In short, poetry is booming on the supply side, moribund on the demand side.  No one needs a degree in Economics to grok that demand can create supply but supply does not create demand. 

        "Anyone can write a bad poem," continues Mr. Wexler. "To appreciate a good one, though, takes knowledge and commitment." 

         As long as this is the case--or even the perception--debate is over.  Poetry is history.  Of course, there will be glib namedroppers,, self-interested deniers, knee-jerkers and the-customer-is-always-wrong shamers but the coroner's report is in:  poetry is dead and has been for more than half a century.  Why else would we be trying to reanimate it?

         As we'll see, even those who understand the obvious can still say some silly things.

    Nathan A Thompson

         In "Poetry slams do nothing to help the art form survive" Nathan A Thompson expresses agreement.

         "Poetry is dying. Actually, it's pretty dead already for all intents and purposes..."

          He quickly goes off the rail, though:

         "...the rise of performance poetry slams is doing nothing to help matters. I know, I used to be a performance poet."

         It's a tiny point but "performance poet" is a reserved phrase for something quite separate from "slam poet".  The former exists in an "anything goes" environment;  typically, slam does not allow costumes, music or props.  Call it quibbling, but such incautious use of language bodes poorly.  Sure enough, he soon lapses into nonsense:

    Earl the Squirrel's Rule #23
         "There was no cabal of posh people who had purposely made poetry unintelligible."

          L=A=N=G=U=A=G=E.  Postmodernism.

         "Poetry has always been words on a page..."

         ...if we don't count the eons and cultures that produced poetry without benefit of literacy.

         "The politicisation of art and the drawing of sectarian lines continues to damage poetry to this today."

          Can anyone name a single competitive or artistic endeavor that hasn't benefitted from stylistic differences and strategic/aesthetic arguments?  No?  Neither can I.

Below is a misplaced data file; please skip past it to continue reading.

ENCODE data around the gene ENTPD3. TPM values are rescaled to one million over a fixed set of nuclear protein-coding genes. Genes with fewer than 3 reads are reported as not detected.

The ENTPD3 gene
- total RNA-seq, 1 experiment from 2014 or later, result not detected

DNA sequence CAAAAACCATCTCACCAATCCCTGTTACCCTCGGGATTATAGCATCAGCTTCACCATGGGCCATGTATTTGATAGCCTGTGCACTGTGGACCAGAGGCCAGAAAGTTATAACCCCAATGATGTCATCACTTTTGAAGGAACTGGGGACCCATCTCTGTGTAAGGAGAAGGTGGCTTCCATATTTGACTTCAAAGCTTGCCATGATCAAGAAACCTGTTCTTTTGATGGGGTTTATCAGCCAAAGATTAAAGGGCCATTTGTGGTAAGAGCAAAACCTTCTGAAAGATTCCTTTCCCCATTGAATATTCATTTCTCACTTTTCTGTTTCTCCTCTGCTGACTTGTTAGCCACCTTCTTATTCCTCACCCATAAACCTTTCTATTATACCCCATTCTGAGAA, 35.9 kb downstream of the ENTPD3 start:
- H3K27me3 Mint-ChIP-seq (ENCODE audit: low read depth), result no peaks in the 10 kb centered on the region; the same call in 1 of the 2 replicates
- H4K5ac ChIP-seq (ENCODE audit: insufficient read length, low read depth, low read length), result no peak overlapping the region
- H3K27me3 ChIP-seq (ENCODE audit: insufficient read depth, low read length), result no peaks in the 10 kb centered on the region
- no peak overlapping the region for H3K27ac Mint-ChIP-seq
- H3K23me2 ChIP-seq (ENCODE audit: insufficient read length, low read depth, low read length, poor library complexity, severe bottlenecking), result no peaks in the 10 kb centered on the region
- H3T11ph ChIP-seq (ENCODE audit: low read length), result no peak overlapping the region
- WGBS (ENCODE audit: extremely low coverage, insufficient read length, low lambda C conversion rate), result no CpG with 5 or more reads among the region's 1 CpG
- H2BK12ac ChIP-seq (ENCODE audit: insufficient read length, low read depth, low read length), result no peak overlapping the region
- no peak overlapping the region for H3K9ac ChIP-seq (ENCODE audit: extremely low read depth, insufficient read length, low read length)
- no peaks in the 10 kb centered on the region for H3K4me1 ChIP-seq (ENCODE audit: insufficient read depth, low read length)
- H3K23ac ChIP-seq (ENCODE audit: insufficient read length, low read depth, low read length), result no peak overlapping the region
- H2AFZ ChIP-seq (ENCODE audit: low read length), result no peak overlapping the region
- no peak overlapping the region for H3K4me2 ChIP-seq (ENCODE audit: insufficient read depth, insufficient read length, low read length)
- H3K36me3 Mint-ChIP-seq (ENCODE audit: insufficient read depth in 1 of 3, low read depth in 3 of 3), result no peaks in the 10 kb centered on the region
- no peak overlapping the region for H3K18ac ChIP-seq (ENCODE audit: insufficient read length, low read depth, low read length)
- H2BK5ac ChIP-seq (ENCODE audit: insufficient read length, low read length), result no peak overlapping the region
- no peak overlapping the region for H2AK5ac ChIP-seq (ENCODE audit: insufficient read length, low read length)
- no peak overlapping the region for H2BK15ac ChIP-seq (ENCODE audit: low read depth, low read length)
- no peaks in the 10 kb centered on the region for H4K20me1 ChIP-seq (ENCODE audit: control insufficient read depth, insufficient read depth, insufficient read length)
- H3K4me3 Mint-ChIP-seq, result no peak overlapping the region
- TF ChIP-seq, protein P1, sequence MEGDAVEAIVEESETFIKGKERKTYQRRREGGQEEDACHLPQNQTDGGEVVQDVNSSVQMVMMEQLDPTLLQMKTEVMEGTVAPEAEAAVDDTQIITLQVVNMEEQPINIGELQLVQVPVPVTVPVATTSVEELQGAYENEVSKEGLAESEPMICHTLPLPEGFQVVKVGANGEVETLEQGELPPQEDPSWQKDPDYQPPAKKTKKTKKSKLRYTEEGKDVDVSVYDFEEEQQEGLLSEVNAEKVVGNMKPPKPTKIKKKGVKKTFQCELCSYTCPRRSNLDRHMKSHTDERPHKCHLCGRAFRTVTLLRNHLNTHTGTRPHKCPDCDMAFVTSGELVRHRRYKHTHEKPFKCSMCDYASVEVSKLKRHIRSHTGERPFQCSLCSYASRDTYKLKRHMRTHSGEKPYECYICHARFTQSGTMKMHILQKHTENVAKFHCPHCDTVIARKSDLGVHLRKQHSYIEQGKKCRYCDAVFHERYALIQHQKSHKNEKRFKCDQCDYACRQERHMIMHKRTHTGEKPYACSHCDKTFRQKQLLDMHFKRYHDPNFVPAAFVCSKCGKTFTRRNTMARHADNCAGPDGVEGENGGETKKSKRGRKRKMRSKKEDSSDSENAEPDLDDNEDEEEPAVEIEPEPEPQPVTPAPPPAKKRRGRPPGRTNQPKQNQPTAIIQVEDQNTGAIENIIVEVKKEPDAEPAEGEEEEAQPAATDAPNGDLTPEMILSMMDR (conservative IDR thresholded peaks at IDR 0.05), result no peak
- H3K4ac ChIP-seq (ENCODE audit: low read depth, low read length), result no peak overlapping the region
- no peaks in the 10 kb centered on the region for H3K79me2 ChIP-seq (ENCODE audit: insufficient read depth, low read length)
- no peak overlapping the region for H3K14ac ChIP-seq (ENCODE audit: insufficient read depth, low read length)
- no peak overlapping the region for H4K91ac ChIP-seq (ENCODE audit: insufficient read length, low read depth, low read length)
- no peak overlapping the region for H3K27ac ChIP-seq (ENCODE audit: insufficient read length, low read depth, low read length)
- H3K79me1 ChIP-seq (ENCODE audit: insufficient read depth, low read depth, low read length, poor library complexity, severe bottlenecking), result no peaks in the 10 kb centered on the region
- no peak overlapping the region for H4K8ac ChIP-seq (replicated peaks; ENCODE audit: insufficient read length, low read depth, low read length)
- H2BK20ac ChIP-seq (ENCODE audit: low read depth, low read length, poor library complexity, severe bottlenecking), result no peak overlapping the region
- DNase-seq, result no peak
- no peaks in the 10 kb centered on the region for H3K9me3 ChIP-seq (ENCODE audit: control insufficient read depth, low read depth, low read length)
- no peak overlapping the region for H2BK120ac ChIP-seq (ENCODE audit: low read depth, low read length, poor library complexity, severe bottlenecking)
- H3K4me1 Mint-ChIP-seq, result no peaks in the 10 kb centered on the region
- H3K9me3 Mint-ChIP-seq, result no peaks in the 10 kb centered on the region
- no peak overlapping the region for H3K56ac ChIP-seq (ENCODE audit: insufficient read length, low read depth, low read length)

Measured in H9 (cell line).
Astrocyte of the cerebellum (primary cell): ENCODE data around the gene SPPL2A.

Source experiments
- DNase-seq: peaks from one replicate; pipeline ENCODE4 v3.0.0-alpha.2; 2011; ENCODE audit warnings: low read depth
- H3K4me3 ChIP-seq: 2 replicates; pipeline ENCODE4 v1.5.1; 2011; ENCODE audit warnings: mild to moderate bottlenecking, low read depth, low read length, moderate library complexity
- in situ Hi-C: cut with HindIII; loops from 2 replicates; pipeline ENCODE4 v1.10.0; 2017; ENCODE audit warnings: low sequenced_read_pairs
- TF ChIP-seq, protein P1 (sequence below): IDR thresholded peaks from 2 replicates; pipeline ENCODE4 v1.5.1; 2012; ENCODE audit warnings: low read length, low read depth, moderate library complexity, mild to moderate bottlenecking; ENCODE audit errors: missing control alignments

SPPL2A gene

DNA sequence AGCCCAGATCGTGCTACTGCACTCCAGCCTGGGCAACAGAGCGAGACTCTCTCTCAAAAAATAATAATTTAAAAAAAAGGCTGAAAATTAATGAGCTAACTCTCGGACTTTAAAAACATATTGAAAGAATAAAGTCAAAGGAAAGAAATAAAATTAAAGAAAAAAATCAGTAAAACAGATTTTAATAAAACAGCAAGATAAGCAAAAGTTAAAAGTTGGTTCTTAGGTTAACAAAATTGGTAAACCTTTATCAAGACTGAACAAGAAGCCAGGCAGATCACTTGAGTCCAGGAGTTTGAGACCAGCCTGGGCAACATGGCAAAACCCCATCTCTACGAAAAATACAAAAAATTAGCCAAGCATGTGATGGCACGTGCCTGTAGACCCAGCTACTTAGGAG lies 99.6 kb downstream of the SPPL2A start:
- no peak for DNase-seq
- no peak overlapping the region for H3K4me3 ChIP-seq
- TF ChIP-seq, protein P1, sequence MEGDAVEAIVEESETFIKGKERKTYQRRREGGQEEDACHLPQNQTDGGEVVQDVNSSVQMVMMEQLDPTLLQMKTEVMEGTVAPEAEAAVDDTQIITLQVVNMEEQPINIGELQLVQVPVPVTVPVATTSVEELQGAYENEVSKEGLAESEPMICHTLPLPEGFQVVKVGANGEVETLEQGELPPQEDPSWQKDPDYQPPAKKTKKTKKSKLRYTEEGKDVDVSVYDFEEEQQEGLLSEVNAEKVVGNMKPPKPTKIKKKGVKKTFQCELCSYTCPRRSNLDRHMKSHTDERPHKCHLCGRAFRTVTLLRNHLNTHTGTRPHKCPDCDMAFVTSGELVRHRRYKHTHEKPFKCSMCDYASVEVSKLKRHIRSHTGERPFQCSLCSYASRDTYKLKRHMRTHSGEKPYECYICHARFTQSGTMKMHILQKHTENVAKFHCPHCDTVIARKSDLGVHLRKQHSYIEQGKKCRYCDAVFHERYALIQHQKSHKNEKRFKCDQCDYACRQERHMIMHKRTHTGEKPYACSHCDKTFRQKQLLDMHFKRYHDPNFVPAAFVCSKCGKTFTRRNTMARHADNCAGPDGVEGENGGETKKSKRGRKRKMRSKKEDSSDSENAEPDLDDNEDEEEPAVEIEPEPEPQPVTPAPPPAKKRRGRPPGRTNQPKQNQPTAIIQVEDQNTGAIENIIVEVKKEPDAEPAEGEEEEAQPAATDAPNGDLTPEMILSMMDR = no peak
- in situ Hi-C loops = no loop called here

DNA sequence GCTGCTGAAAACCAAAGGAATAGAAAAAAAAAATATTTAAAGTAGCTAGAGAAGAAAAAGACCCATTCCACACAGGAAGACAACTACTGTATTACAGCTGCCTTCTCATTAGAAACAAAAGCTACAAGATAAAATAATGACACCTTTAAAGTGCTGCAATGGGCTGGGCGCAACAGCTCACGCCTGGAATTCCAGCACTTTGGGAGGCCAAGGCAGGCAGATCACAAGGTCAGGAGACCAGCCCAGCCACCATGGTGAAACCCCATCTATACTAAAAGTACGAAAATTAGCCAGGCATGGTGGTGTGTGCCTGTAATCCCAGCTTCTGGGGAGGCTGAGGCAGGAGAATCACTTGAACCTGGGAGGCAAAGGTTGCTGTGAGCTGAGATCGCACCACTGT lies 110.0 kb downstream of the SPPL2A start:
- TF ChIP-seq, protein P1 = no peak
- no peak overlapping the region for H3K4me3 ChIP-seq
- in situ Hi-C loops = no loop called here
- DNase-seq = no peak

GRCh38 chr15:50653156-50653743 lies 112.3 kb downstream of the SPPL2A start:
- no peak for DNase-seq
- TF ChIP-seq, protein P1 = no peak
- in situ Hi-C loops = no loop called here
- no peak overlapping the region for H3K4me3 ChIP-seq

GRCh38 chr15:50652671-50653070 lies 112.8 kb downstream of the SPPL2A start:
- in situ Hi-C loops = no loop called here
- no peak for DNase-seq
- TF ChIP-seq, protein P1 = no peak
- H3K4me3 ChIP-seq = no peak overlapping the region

"I have taught poetry to hundreds of children aged seven to 14 and not one of them could name me a poet beyond Shakespeare."

          Then WTF were you teaching them?

    Earl the Squirrel's Rule #26
         "A further nail in the coffin is the rise of poetry slams."

          Oh, this should be good.

         "I have performed at many slams and the audience is almost always half drunk..."

          Not to be confused with habitués at poetry readings, all of whom wish they were falling-down drunk.

         "The only division in poetry is between those people willing to take the time to read it and those who will not."

          What about those willing to watch it?  In addition to slam, open mic and performance fans, were Shakespeare's theatre attendees not poetry lovers?

    Earl the Squirrel's Rule #16
          "Most slam poems are not strong enough to be published in even minor poetry journals."

          And do those "published in...minor poetry journals" routinely win slams?  Is this an "apples make poor orange juice" argument?  Are we forgetting that most poems published in minor poetry journals "are not strong enough to be published in even minor poetry journals?"

         "It's like there is an oedipal urge to kill the art that made it."

         Did I miss a memo?  When did it become illegal to enjoy contemporary, modern and classical poetry?

    Earl the Squirrel's Rule #2
         "We cannot allow slam poetry to replace the role poetry plays in our lives."

         Bafflegab.  "We cannot allow...poetry to replace...poetry...?"  Says who, why not, and how so?

         "There is a school of thought that thinks slams are the answer."

         And what was the question again?

         "Poetry, like all art, whispers its message and we must learn to slow down and take the time to hear it."

         "Whispers?"  I thought poetry had to be read.  I'm so confused!

    Bottom line:  Don't confuse a mode (i.e. poetry versus prose) with a medium (i.e. text versus speech).

    Alexandra Petri

         Because it appeared in the Washington Post Alexandra Petri's "Is poetry dead?" drew a lot more fire.  Actually, it made a number of good points but couldn't seem to get the time of death right.  The last anglophone who could eke out a meager living from writing for adults died in 1953, 60 years before Richard Blanco's inaugural effort.

         "You can tell that a medium is still vital by posing the question:  Can it change anything?"

         Again, it's mode, not medium.  Changing things seems an odd criterion.  What if we simply want to report things?  Or praise them.  Or commemorate them.  Or laugh about them.  Not all communication is exhortation.

    Earl the Squirrel's Rule #7
         "... a very carefully gated medium that requires years of study and apprenticeship in order to produce meticulous, perfect, golden lines..."

         Okay, so we've established that Ms. Petri has never been to a slam.

         "All literature used to be poetry."

         Yes, as we all know, cave-dwellers spoke only in rhyming couplets that were memorized and recited by everyone else in the tribe.  Storytelling came later. 

         "But then fiction splintered off."

         Do people actually think before they write this stuff?